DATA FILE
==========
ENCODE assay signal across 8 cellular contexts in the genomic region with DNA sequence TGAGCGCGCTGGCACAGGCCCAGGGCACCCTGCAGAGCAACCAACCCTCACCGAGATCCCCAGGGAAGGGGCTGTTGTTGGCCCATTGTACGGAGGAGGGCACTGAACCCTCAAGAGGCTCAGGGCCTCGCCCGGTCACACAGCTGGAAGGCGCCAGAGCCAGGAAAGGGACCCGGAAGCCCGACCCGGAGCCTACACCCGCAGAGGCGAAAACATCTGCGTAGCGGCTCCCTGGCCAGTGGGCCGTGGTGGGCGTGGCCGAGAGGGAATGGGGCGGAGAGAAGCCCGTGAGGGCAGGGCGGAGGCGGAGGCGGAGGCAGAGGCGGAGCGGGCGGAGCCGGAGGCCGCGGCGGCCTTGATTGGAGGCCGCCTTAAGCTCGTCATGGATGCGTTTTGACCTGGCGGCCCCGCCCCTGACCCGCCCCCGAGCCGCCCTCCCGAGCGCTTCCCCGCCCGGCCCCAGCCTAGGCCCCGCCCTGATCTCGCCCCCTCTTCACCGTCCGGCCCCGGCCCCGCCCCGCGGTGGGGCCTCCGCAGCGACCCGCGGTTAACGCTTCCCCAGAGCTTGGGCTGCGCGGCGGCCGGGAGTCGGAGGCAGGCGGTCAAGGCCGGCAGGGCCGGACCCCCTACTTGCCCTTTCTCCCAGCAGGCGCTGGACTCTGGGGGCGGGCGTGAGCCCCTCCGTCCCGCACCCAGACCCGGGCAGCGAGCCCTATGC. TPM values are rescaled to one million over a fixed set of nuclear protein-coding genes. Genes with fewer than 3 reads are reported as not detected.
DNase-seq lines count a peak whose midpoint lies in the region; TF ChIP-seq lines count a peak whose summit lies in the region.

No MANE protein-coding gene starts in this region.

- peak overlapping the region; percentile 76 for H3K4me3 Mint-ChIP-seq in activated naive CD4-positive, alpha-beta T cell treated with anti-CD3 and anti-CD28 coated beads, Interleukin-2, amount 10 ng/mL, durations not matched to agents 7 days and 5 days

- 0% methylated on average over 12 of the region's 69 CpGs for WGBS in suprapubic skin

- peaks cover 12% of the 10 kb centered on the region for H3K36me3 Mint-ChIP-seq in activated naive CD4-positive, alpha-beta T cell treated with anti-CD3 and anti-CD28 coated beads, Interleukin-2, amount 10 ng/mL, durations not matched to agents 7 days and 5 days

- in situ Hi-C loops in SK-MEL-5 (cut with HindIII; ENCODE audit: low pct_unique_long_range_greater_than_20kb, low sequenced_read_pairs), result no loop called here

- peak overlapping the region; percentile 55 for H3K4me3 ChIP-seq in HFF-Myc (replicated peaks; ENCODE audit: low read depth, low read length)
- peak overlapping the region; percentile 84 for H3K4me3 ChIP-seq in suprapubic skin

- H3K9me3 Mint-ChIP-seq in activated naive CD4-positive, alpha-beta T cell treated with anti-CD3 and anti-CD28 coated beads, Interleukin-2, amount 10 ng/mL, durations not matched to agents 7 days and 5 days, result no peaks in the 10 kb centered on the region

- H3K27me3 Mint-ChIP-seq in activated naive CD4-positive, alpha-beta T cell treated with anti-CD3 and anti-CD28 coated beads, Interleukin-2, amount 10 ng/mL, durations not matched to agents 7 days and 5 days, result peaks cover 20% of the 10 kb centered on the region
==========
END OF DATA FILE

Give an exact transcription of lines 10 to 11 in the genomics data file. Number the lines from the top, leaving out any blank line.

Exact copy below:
- H3K9me3 Mint-ChIP-seq in activated naive CD4-positive, alpha-beta T cell treated with anti-CD3 and anti-CD28 coated beads, Interleukin-2, amount 10 ng/mL, durations not matched to agents 7 days and 5 days, result no peaks in the 10 kb centered on the region

- H3K27me3 Mint-ChIP-seq in activated naive CD4-positive, alpha-beta T cell treated with anti-CD3 and anti-CD28 coated beads, Interleukin-2, amount 10 ng/mL, durations not matched to agents 7 days and 5 days, result peaks cover 20% of the 10 kb centered on the region